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http://www.upnorthlive.com/news/story.aspx?id=614252

 

Chances are it's happened to you. You're driving along and suddenly in the rear view mirror, you see flashing lights, hear sirens, and you’re in the process of being pulled over by a police officer. Your mind probably races, trying to figure out what you did, and maybe trying to come with a good excuse. For medical marijuana patients, their minds may race more because of what's in their bodies. Driving while using medical marijuana has raised a lot of questions. Some of the answers are the subject of this Fact Finder.

 

When it comes to routine traffic stops, Captain Randy Fewless with the Grand Traverse County Sheriff's Office has some simple advice, "If the officer gets a hint that there is some deception there, that your not being upfront, that’s going to essentially make the traffic stop last longer because there are going to be more questions asked." A good example came in the form of a deputy's report dated April 7th obtained by 7&4 News. In a nutshell, a driver is pulled over for no headlights at night while driving along US-31. The deputy smells pot while talking to the driver, and even though the driver has a medical marijuana card, she denies it repeatedly to different officers. The driver has to be physically restrained while deputies search the car; she resists arrest, only to have the drug found in the vehicle anyway.

 

So why lie when you’re legal, and escalate a situation and potentially the charges you face? The driver admitted in the report that she lied about her marijuana card because she was confused, and simply did not know what to say. While that may not make much sense to some, attorney in law, Gerald Chefalo says he is not surprised, "there is a lot of confusion regarding the medical marijuana law and driving here in Michigan. That's because prior to the medical marijuana law it was clearly illegal to have marijuana in your system, active marijuana, and drive a motor vehicle."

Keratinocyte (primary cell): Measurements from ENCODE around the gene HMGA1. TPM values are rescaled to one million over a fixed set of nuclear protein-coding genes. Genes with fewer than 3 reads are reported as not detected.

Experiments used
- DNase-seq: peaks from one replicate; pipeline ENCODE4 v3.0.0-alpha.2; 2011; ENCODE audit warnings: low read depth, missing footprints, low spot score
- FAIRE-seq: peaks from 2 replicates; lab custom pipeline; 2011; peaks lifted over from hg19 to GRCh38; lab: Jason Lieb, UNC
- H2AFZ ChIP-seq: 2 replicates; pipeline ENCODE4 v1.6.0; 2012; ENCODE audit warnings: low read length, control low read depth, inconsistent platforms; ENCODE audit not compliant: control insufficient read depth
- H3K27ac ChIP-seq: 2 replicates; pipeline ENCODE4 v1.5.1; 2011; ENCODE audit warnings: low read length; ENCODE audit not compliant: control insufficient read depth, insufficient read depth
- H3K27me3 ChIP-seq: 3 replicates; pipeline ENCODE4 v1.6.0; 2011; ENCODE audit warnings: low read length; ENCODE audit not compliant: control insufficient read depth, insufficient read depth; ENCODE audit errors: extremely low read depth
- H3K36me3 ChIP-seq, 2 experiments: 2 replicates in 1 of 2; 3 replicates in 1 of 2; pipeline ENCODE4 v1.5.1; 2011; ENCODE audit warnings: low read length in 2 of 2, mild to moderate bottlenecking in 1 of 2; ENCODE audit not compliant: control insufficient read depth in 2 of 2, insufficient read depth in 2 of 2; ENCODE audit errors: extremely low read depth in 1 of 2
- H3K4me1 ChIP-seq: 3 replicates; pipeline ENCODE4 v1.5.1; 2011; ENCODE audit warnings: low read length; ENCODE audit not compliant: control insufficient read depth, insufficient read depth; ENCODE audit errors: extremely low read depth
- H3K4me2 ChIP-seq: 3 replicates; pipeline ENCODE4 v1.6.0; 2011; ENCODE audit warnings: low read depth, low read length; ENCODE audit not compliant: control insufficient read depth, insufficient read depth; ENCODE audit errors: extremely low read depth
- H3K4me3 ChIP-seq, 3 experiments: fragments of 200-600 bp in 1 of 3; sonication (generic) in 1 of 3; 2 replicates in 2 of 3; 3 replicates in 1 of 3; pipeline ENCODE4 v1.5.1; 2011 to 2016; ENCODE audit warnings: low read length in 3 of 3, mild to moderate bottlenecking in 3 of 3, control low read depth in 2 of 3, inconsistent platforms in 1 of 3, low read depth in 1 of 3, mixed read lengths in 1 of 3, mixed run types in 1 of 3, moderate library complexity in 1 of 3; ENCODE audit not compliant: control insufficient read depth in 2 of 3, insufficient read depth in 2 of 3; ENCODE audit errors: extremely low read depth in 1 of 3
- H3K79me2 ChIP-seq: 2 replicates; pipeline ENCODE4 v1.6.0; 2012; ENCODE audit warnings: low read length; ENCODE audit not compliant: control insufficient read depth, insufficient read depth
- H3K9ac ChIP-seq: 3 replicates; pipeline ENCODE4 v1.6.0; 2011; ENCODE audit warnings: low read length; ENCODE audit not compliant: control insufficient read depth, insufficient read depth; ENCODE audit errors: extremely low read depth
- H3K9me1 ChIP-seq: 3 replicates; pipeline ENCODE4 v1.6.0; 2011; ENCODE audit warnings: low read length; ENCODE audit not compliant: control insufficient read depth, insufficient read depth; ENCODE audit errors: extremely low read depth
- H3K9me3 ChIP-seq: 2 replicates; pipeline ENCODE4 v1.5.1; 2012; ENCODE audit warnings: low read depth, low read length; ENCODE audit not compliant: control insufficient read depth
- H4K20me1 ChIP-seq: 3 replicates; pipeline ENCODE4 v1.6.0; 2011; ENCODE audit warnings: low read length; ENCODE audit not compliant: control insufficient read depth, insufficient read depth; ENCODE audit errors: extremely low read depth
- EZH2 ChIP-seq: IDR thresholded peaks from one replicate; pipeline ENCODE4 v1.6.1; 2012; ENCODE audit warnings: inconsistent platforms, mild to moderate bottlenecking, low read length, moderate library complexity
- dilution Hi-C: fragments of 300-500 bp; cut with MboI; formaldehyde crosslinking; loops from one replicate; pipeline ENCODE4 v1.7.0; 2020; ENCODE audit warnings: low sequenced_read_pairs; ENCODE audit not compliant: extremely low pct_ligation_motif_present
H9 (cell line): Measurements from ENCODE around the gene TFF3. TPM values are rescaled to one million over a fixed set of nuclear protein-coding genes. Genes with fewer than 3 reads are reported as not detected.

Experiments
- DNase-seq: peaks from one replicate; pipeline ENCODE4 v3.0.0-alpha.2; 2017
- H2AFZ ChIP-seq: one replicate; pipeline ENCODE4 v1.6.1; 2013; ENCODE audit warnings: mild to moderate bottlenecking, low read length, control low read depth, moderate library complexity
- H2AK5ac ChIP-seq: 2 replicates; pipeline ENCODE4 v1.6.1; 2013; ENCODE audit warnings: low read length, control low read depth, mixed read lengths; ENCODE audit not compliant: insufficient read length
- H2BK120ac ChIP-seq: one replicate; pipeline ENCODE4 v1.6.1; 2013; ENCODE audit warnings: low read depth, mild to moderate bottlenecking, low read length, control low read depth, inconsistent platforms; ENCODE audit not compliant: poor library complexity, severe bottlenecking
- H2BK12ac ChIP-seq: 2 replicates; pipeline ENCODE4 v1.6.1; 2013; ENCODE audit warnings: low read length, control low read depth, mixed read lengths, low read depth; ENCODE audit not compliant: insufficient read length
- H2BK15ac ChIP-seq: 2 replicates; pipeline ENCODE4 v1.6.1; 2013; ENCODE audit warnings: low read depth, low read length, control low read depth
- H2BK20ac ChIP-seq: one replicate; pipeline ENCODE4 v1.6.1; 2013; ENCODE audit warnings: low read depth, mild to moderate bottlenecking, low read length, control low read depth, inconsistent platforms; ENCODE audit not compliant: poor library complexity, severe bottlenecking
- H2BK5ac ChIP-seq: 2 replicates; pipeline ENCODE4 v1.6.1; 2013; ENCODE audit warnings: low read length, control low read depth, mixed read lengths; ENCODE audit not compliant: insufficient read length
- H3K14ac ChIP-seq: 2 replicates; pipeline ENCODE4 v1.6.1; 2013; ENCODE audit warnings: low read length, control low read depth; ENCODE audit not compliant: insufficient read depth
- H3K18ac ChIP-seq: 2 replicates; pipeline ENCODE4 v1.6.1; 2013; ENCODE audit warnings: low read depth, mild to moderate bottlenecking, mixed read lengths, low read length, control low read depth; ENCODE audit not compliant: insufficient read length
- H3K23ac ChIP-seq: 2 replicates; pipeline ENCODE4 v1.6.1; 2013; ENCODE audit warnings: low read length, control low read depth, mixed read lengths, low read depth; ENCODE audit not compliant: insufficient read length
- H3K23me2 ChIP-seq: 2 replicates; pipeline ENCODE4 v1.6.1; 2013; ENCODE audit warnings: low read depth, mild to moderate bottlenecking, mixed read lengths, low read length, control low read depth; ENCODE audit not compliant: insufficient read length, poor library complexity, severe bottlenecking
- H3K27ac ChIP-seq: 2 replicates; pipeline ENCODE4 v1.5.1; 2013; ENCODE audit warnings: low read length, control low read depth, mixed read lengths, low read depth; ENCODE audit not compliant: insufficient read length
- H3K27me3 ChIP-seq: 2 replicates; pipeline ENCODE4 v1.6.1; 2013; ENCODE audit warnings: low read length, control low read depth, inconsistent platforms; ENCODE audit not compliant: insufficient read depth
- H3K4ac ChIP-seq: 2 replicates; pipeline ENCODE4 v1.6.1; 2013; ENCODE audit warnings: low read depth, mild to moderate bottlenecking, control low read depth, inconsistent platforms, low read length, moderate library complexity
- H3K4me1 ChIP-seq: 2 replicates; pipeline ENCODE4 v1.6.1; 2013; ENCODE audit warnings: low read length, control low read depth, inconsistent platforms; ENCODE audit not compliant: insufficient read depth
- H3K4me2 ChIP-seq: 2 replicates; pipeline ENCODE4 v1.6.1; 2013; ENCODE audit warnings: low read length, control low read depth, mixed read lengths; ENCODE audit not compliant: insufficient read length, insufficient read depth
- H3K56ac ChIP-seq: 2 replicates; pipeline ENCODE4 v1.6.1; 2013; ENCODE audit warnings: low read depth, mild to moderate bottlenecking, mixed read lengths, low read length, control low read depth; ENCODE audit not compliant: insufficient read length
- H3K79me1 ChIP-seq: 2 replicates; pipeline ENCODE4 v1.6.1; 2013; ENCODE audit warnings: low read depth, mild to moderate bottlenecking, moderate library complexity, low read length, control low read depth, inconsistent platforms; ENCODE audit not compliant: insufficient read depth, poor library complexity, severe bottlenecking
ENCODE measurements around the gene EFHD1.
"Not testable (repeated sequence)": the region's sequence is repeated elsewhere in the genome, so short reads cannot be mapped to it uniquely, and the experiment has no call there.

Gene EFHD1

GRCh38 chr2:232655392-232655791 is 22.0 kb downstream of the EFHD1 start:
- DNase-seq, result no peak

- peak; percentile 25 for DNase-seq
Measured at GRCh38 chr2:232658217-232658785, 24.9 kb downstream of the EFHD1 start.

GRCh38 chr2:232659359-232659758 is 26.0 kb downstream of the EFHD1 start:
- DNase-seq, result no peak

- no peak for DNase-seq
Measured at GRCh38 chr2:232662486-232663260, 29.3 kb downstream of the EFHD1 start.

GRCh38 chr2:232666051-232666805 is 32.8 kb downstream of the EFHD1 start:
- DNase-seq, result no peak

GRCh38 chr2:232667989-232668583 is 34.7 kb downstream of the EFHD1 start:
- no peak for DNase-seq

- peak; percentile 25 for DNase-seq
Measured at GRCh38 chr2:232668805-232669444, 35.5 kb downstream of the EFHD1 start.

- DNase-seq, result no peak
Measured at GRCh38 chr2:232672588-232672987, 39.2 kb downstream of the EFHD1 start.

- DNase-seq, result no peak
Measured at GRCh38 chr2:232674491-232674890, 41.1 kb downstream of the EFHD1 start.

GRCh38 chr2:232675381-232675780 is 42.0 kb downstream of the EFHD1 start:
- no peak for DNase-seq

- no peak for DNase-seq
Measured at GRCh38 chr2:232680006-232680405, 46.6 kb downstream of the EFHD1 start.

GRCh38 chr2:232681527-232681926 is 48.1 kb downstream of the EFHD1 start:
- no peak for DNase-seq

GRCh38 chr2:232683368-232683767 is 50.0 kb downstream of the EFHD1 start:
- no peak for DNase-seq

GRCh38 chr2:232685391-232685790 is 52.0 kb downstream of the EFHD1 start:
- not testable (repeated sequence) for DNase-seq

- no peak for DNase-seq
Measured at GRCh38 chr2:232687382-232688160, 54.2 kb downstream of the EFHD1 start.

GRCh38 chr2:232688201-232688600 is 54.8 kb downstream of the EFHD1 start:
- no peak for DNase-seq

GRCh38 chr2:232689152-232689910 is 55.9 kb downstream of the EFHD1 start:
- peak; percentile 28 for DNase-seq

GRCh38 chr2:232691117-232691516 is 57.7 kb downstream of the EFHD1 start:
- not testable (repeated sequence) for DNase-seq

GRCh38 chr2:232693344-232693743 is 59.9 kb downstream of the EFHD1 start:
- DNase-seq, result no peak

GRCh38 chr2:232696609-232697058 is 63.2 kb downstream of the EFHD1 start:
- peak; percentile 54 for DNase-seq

Michigan's medical marijuana law does allow approved patients to use marijuana but some argue it doesn't spell out in detail how to balance marijuana use with driving. They see vagueness in the law that leaves them wondering which law to follow. Which one overrules the other? Michigan's vehicle code still bans any levels of THC in a driver's system. Some prosecutors and the attorney general say the vehicle law is one they are going to enforce. Some judges say the medical marijuana law supersedes the vehicle code in that they are ruling that a driver can test positive for marijuana when pulled over as long as they are not impaired while driving. So for now, the case is in the courts where precedents will be set and everyone will get a better idea of how the legal system will handle the situation. Chefalo says "That is how the law works. A law comes into place and there are some challenges. It goes through the court system. It actually shapes and interprets what the law will be through these court cases."

 

Marijuana supporters say they can do both, drive at times, and medicate at others, the problem is unlike alcohol which flushes through your system in hours, the THC in the marijuana can test positive for weeks, even if it’s not impairing your ability to drive at the time. As it stands now, according to Chefalo, "Essentially a person who has a legal medical marijuana card can still drive their vehicle. If they get pulled over, they can have their blood drawn by the police at their request. If they do that and active marijuana shows up in their system, they can be prosecuted and convicted for operating under the influence of a drug, the marijuana. It doesn't seem fair it doesn't make sense to a lot of people, that's where the confusion comes in."